National Eating Disorders Association
Blog

My eating disorder has had a significant impact on my life, as most eating disorders do, and it has caused me to miss out on a lot. One of the aspects of my life that has suffered due to my eating disorder is my education. Although I have struggled with food and body image since I was a kid, my eating disorder didn’t begin to fully form until my freshman year of high school.

There are too many stereotypes today about eating disorders; specifically, the widespread myth that they can only affect younger women. But in reality, 13 percent of women over the age of 50 have eating disorders. And until very recently, I was one of them.

It’s not surprising, because in our culture fat translates to negative feelings about ourselves. In our culture, “being perfect” is seen as attainable. 

“But you have always been able to look me in the eye.” This was the first thing my psychologist said when I told her I thought I had Aspergers. 

The inability to make eye contact with others is a hallmark sign of an Autism Spectrum Condition. My psychologist told me that all of the people she had previously diagnosed with Aspergers had a really hard time making eye contact, and that wasn’t the case with me. 

Since I can remember, I have always been critical about the way my body looked. As a little girl and growing adolescent, I began to compare myself to the "ideal" shapes and sizes of women in my culture, seen in magazines or T.V., and even my friends and classmates around me. When I was a junior in high school, I lost someone very close to me to leukemia, and this became the tipping point of developing my eating disorder. 

My eating disorder (”ED”), anorexia nervosa (AN), emerged when I was 12. Over time, like others, I learned to personify and separate the voice of “ED” from my own. “ED” constantly yelled at me, told me that I wasn’t enough, that I needed to count/restrict my calories, over-exercise, weigh myself, and sacrifice everything else in my life for the goal of being thin. EDs run in my family, and along with other disorders, genetically predisposed me to develop one.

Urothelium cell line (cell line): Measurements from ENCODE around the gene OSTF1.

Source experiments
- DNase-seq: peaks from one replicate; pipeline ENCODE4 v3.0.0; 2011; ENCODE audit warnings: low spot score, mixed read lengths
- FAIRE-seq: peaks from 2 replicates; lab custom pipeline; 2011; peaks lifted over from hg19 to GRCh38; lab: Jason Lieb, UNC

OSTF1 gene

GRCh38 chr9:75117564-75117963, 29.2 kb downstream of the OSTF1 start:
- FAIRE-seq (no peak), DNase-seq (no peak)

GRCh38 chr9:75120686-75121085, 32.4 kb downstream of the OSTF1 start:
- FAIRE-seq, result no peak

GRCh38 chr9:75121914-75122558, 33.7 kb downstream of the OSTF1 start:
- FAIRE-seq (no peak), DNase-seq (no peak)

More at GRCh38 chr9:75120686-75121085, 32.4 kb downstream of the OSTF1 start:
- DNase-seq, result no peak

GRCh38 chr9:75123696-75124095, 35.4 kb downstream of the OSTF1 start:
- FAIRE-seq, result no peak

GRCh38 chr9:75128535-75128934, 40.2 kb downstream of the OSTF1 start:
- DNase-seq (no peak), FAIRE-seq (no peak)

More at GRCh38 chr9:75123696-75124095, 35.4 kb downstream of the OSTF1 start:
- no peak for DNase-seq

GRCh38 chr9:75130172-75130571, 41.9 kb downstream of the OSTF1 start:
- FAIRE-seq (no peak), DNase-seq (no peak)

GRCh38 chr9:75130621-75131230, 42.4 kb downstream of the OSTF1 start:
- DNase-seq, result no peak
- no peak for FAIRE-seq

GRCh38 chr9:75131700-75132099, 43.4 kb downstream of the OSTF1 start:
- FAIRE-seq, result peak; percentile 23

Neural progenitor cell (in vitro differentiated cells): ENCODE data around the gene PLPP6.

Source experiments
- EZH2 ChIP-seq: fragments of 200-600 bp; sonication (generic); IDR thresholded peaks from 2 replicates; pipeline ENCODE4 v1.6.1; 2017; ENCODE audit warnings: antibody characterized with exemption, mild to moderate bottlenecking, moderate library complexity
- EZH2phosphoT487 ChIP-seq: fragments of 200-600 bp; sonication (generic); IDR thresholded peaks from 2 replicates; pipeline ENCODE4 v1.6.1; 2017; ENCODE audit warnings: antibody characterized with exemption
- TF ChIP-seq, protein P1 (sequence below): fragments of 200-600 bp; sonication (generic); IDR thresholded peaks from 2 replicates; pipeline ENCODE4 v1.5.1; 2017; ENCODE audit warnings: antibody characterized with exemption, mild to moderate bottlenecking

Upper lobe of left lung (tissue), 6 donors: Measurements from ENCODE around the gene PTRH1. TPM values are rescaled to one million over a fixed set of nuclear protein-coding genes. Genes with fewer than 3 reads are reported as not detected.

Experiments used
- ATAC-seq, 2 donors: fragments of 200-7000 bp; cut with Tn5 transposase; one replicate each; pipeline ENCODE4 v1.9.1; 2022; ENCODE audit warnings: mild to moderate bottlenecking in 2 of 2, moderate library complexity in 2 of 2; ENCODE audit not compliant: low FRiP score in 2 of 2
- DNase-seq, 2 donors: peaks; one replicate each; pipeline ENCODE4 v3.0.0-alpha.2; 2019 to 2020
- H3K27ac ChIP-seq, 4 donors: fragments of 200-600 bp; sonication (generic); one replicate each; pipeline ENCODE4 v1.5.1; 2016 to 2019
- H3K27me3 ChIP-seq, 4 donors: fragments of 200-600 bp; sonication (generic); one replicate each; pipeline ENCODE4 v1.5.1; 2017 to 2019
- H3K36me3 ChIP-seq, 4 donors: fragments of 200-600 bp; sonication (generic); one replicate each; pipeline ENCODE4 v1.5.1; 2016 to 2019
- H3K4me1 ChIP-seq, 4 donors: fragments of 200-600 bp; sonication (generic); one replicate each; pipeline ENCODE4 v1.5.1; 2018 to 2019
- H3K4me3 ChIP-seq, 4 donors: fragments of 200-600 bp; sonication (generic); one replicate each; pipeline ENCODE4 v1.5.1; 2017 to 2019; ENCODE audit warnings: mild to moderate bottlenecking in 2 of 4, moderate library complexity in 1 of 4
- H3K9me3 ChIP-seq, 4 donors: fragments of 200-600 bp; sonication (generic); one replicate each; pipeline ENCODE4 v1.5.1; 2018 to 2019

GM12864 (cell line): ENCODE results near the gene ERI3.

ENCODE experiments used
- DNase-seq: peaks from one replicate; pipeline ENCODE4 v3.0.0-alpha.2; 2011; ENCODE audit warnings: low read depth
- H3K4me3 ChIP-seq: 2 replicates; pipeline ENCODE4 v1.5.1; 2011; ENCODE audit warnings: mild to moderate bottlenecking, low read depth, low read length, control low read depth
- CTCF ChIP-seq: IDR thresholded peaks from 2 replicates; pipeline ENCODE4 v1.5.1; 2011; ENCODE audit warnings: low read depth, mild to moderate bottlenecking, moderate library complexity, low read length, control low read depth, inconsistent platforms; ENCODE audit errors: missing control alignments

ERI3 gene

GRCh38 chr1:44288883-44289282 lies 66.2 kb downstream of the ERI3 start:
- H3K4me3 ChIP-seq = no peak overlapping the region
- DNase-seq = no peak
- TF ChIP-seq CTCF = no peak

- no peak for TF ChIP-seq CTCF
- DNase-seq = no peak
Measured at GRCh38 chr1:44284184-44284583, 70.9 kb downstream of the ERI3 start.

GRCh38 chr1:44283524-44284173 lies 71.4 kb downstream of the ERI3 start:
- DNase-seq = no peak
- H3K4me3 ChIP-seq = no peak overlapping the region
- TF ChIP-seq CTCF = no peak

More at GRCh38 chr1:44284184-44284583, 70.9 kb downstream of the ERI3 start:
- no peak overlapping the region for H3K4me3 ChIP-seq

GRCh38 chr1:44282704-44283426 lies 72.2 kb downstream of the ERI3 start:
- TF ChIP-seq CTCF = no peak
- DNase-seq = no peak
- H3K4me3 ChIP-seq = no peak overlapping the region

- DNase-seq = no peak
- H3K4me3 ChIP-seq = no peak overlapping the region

Something monumental happened on April 5th, 2017: for the first time in my life, I spoke openly with my mom about my eating disorder. I had returned home after advocating on Capitol Hill for eating disorder parity and called my mom to recap the day. 

With Easter can come some inevitable holiday stress. Whether it be interacting with difficult family members or remaining calm around the dinner table, managing self-love can be difficult for many. Here are seven ways to reduce stress and sit back and enjoy Easter and the memories that come with it. 

Ciara Rae, an up and coming country artist based out of Nashville, expresses her strengths and self-love through her powerful lyrics. Having struggled with an eating disorder, she hopes to help others in the process of healing with music. At a young age, she began her music training with just piano and voice, but has now extended her talents to songwriting and guitar playing. Her talents range from jazz, pop, blues, country, and classical.

In recognition of the critical needs of military members and their families suffering from eating disorders, the Department of Defense's (DOD) Peer Reviewed Medical Research Program (PRMRP) will once again dedicate funds for eating disorders research for prevention, intervention and treatment programs.

While some of us may share an eating disorder diagnosis, every person’s eating disorder is different. Each one has different contributing factors. Each one started at a different time in our lives. Some people’s eating disorders go on for a long time before being diagnosed. Some people do not go to treatment for a long time if at all. So if every person’s process of developing an eating disorder, and having an eating disorder are different, then it’s understandable that every person’s recovery will look a little different as well.

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